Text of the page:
Leader: An exemplary New Stateswoman

Remembering Kirsty Milne.

Jill Chisholm writes: Kirsty Milne, who has died of cancer at the age of 49, was a political columnist and then associate editor of this magazine through the eventful 1990s. Those of us who remember her do so with respect bordering on awe.
 
At the New Statesman, we try to approach the issues we address with intelligence, flair and rigour. However, we are well aware that in this ambition we sometimes fall short. Kirsty will live on in our minds as someone who never did.
 
Whatever she wrote was economically and vividly expressed. Often it was enlivened by caustic wit. It was always rooted in a comprehensive grasp of the facts. The careful judgements on which it depended were never swayed by personal prejudice, ideological bias or the conventional wisdom of the day.
 
Kirsty was lured away from us by the arrival of devolution in her beloved homeland. At the Scotsman, where she exercised the skills we had so admired in her as a columnist and leader writer, she became an acclaimed chronicler of Holyrood’s birth and infancy, before leaving journalism for academia.
 
We shall not easily forget her. In so far as we manage to emulate her, we shall be giving her the tribute she richly deserves.
 

This article first appeared in the 29 July 2013 issue of the New Statesman, Summer Double Issue

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Here's something the political class has completely missed about Brexit

As Hillary Clinton could tell them, arguments about trade have a long, long afterlife. 

I frequently hear the same thing at Westminster, regardless of whether or not the person in question voted to leave the European Union or not: that, after March 2019, Brexit will be “over”.

It’s true that on 30 March 2019, the United Kingdom will leave the EU whether the government has reached a deal with the EU27 on its future relationship or not. But as a political issue, Brexit will never be over, regardless of whether it is seen as a success or a failure.

You don’t need to have a crystal ball to know this, you just need to have read a history book, or, failing that, paid any attention to current affairs. The Democratic primaries and presidential election of 2016 hinged, at least in part, on the consequences of the North American Free Trade Association (Nafta). Hillary Clinton defeated a primary opponent, Bernie Sanders, who opposed the deal, and lost to Donald Trump, who also opposed the measure.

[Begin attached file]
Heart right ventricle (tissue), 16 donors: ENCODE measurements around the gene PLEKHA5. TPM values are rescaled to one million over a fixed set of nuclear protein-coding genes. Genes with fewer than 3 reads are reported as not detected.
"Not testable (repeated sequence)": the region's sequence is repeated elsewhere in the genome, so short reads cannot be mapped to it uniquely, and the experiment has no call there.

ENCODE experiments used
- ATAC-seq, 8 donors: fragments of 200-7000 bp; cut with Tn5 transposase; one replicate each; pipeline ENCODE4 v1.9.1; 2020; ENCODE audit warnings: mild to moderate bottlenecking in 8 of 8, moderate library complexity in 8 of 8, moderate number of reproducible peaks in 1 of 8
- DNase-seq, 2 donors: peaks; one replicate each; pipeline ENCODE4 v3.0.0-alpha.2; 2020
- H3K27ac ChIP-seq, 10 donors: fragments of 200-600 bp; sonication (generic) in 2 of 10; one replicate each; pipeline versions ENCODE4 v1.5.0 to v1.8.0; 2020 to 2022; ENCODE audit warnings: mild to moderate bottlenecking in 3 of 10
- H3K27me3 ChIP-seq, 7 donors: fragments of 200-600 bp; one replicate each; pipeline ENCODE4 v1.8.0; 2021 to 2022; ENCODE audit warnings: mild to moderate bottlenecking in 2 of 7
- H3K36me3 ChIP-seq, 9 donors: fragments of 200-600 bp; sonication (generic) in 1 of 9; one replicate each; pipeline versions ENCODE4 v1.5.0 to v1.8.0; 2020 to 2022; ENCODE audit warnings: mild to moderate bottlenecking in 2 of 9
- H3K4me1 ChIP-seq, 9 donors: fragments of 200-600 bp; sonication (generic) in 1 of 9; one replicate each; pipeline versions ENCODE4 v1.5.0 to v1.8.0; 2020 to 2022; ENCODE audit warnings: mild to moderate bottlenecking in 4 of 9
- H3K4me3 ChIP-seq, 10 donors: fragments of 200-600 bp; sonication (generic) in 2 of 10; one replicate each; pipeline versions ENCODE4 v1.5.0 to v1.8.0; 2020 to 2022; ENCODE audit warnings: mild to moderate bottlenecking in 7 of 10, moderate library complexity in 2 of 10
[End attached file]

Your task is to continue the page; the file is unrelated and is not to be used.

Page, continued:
Negotiations on Nafta began in 1990 and the agreement was fully ratified by 1993. Economists generally agree that it has, overall, benefited the nations that participate in it. Yet it was still contentious enough to move at least some votes in a presidential election 26 years later.

Even if Brexit turns out to be a tremendous success, which feels like a bold call at this point, not everyone will experience it as one. (A good example of this is the collapse in the value of the pound after Britain’s Leave vote. It has been great news for manufacturers, domestic tourist destinations and businesses who sell to the European Union. It has been bad news for domestic households and businesses who buy from the European Union.)

Bluntly, even a successful Brexit is going to create some losers and an unsuccessful one will create many more. The arguments over it, and the political fissure it creates, will not end on 30 March 2019 or anything like it. 

Stephen Bush is special correspondent at the New Statesman. His daily briefing, Morning Call, provides a quick and essential guide to domestic and global politics.